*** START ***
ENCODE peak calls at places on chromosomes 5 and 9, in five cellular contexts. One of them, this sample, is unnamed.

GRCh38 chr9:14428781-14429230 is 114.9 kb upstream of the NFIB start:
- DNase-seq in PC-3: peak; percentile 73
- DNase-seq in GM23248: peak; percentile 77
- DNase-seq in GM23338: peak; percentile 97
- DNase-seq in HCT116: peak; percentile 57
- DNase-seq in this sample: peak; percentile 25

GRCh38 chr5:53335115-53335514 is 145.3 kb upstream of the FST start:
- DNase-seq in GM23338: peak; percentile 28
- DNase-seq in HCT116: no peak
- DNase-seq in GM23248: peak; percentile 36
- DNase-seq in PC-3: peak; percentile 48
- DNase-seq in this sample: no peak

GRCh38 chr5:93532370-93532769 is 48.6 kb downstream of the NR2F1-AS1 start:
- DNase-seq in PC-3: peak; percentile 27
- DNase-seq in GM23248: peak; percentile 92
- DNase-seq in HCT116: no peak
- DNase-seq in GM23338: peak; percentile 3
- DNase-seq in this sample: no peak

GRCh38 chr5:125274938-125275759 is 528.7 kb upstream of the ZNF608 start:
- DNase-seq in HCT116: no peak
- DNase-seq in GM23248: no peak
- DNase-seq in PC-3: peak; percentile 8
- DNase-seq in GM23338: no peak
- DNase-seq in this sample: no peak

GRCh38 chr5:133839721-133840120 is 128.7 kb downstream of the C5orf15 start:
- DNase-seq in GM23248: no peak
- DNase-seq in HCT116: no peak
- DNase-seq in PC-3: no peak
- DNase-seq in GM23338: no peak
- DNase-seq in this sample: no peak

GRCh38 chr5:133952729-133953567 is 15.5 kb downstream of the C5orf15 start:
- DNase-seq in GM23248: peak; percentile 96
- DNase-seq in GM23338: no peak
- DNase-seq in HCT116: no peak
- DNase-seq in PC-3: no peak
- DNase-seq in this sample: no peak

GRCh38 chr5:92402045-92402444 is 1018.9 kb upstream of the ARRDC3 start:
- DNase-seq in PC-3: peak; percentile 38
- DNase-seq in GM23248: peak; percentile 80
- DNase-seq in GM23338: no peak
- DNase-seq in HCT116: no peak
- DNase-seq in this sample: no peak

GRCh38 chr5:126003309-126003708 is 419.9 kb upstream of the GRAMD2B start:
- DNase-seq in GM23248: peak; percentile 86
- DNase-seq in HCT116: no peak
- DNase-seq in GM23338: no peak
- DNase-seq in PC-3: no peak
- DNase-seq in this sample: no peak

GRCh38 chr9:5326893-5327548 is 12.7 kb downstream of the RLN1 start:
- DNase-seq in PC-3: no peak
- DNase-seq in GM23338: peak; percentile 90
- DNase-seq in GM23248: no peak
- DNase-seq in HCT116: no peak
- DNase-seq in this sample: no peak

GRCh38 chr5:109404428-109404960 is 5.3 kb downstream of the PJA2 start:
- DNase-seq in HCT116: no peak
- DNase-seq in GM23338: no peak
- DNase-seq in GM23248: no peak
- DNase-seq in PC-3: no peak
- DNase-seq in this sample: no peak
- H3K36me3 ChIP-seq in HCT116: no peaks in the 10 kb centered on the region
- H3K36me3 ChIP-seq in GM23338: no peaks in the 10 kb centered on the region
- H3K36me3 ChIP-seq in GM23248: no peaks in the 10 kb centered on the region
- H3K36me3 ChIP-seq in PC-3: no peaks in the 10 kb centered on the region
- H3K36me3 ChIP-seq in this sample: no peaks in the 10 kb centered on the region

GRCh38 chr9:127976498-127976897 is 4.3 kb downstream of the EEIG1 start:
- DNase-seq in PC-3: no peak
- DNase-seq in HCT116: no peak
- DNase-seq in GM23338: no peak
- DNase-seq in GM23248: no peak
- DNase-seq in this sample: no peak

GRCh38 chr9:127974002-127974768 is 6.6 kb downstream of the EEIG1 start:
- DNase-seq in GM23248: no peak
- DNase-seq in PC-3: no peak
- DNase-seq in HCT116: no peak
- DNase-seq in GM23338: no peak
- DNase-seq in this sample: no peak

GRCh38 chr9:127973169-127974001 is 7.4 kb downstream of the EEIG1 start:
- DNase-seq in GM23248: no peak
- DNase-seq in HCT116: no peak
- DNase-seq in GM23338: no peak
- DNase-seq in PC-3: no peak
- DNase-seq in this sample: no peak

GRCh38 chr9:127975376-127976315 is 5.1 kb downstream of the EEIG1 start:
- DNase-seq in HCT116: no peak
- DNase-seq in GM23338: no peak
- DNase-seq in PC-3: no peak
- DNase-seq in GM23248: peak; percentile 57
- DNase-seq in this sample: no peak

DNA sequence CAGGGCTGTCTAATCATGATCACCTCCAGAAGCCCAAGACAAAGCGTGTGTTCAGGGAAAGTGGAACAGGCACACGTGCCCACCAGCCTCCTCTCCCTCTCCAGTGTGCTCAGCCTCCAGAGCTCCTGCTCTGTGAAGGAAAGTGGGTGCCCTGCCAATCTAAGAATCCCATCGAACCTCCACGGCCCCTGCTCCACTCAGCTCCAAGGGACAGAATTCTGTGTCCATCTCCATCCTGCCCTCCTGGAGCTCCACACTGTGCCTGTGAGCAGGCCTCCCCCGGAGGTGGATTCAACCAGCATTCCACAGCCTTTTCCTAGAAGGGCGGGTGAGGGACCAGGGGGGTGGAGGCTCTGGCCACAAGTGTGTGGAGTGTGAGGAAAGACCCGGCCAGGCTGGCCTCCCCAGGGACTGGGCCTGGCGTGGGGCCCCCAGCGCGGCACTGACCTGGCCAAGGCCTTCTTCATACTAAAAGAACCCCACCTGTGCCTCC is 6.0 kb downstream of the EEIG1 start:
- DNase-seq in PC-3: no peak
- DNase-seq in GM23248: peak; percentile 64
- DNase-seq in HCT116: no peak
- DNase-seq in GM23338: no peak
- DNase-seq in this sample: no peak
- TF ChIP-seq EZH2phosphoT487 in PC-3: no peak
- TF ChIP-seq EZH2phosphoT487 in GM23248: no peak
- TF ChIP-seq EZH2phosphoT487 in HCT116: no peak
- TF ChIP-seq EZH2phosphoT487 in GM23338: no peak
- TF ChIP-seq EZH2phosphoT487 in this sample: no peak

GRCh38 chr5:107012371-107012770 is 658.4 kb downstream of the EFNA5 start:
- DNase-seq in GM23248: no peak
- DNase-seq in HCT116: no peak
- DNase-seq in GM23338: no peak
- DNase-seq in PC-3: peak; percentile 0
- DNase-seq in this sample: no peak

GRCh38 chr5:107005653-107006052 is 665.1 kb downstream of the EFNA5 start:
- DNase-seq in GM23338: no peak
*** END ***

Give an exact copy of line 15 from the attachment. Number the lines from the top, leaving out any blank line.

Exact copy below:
- DNase-seq in PC-3: peak; percentile 27